Successful City Council hearing leads to pending end to ICE holds, deportation requests

Community-Led Coalition Calls for an End to All ICE Holds

Philadelphia—On Wednesday, March 12th, City Council held a historic public hearing on Philadelphia’s compliance with ICE holds, which are non-mandatory requests from the federal immigration enforcement office to local Philadelphia law enforcement to hold someone who should otherwise be released. Immigrant leaders, advocates, and allies took the stand before Council’s Public Safety Committee to discuss the devastating impact of ICE holds on immigrant communities in Philadelphia and to call on the Mayor to work with community organizations to draft a new policy that ends all ICE holds.

“We have an opportunity here to sit on the side of hope, of love and of justice by creating a policy that does not create divisions among our families, one that can begin to rebuild trust between local police and the community and one that will ultimately create a better Philadelphia for all us,” said Executive Director of Juntos, Erika Almiron.

In testimony presented during the hearing, Director of Public Safety Michael Resnick announced that the Mayor is drafting a policy that would end the majority of ICE holds in Philadelphia. The Philadelphia Family Unity Network (PFUN)  welcomes the Mayor’s initiative in drafting this policy, which would be a huge step forward for the city of Philadelphia, and is grateful for recent opportunities to meet with officials from the Mayor’s administration to provide input on the devastating impact of ICE holds on immigrant communities.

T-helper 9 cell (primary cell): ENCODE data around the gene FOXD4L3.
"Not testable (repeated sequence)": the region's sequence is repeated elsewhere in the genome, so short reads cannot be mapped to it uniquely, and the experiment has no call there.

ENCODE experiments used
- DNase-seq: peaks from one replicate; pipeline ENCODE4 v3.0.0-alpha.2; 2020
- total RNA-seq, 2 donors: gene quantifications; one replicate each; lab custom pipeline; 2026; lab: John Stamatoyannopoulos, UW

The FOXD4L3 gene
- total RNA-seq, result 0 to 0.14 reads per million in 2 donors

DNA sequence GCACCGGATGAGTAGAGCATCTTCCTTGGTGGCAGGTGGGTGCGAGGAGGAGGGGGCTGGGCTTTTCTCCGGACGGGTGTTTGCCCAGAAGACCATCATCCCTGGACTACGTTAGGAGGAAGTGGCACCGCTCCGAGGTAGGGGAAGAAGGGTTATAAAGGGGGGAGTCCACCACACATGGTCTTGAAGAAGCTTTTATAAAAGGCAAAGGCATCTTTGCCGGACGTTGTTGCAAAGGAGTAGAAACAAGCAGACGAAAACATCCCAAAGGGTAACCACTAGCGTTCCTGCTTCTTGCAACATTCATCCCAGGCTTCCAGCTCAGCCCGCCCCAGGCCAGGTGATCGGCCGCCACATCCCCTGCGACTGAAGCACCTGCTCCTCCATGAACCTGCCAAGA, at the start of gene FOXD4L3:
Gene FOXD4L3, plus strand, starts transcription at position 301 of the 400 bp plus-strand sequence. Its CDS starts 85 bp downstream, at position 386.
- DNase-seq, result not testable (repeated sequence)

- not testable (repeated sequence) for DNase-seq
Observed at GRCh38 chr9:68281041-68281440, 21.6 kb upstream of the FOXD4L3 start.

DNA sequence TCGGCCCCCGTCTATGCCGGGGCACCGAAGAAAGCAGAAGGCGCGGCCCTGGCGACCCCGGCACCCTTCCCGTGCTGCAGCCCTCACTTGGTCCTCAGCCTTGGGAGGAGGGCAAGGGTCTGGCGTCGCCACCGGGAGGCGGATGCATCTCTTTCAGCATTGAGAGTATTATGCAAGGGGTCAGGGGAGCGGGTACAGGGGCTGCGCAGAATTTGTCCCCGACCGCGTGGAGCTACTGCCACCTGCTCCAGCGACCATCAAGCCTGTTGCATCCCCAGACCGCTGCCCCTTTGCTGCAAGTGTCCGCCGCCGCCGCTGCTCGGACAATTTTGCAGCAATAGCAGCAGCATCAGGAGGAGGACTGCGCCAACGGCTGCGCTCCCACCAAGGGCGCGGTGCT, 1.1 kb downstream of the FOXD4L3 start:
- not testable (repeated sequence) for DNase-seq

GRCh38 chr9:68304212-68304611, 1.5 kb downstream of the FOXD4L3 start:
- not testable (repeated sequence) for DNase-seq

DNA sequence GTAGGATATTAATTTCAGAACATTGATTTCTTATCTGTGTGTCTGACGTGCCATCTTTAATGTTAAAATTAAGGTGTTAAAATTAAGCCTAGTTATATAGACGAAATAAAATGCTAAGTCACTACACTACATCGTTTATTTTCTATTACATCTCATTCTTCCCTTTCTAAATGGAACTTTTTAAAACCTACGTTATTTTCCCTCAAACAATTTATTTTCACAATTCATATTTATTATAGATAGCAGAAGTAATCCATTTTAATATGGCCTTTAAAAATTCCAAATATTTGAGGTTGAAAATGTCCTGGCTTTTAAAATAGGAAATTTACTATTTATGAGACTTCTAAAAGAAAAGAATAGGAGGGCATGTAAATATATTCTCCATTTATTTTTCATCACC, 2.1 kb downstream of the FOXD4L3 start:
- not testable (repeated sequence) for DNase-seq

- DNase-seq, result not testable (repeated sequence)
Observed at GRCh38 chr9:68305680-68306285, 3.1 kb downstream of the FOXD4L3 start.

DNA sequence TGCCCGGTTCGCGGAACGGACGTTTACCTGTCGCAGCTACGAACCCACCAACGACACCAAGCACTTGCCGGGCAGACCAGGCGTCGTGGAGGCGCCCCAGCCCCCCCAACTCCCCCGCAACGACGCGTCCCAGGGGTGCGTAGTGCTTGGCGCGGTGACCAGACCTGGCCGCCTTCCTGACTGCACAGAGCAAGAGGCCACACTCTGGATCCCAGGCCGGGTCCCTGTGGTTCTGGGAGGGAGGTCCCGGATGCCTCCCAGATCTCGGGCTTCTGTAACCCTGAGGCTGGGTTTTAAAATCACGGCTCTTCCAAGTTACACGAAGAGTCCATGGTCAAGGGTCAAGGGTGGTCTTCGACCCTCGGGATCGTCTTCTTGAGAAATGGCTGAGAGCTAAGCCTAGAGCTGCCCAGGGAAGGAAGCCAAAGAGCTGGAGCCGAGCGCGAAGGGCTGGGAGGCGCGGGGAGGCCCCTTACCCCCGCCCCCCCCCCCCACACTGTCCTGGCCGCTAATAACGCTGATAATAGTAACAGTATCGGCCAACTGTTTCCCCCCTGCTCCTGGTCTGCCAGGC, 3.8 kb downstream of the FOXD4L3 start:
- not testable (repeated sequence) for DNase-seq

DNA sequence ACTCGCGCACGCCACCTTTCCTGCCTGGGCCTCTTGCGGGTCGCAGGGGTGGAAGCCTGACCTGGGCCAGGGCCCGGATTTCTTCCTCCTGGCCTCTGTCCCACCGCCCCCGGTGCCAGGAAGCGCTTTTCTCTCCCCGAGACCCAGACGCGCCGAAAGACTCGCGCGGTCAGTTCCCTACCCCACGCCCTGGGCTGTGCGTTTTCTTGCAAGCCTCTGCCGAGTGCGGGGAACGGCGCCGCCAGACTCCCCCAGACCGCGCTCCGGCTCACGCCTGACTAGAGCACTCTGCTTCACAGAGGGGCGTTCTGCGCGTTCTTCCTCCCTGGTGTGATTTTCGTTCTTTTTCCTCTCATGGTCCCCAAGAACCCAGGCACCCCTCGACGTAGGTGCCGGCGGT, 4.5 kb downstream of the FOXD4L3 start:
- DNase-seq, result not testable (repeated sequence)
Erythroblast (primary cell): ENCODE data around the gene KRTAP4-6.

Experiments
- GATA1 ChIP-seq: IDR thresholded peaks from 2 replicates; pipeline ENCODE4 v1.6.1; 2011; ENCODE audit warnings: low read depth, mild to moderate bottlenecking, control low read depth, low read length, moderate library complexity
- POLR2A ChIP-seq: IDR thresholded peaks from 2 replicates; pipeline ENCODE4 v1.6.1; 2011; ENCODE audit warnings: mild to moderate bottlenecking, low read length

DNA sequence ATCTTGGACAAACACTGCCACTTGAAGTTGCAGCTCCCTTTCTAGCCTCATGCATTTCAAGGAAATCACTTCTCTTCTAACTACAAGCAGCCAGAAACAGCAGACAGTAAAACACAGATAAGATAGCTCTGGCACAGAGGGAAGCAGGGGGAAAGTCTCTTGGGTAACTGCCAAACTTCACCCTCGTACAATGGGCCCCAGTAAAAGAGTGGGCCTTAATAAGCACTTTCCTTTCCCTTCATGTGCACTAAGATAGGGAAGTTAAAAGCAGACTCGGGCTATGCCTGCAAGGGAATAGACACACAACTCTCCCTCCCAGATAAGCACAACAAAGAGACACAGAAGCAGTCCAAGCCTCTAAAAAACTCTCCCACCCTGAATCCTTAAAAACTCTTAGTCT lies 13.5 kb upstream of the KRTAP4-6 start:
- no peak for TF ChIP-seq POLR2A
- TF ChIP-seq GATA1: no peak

According to Director Resnick, the proposed policy has not yet been finalized and “the administration is still open to discussion,” an announcement that was met with cheers from the audience in the hearing. Following the hearing, PFUN invited the Mayor’s office to meet with the coalition in the coming weeks to discuss concerns that remain about the proposed policy.  As it stands, the policy would continue to use ICE holds against some individuals based on their criminal history.  This type of complicated carve-out contradicts the city’s stance on redemption and rehabilitation for individuals leaving prison, creates confusion and mistakes in the implementation of the policy, and subjects the city to costly liability for unjustified imprisonment. Constitutional concerns with ICE holds will continue even if only one ICE hold remains. “The collaboration between local police and ICE has resulted in fear and distrust in immigrant communities and led to the perception that local police are actively seeking to enforce federal immigration laws. The proposed policy will also continue to send a message to immigrant communities that asking for police protection could subject them or those that they care about to deportation”, said Tasha Kelemen, Executive Director of the Pennsylvania Immigration and Citizenship Coalition (PICC).

Members of PFUN have been involved in ongoing work with the city for a number of years about the possibility of enacting a policy that would end ICE holds and begin to intervene in the  mass deportation of Philadelphia residents. “In our experience of doing work in coalition, we’ve found that policies often divide immigrant communities along lines of legal status, economic status, education, criminal history, gender identity, sexual orientation, family structure, and marital status, as well as other categories. We have worked hard in Philadelphia to build across communities innovatively in the face of these divisions to create a more understanding and collaborative immigrant community in the city,” said Mia-lia Kiernan, community organizer with 1Love Movement.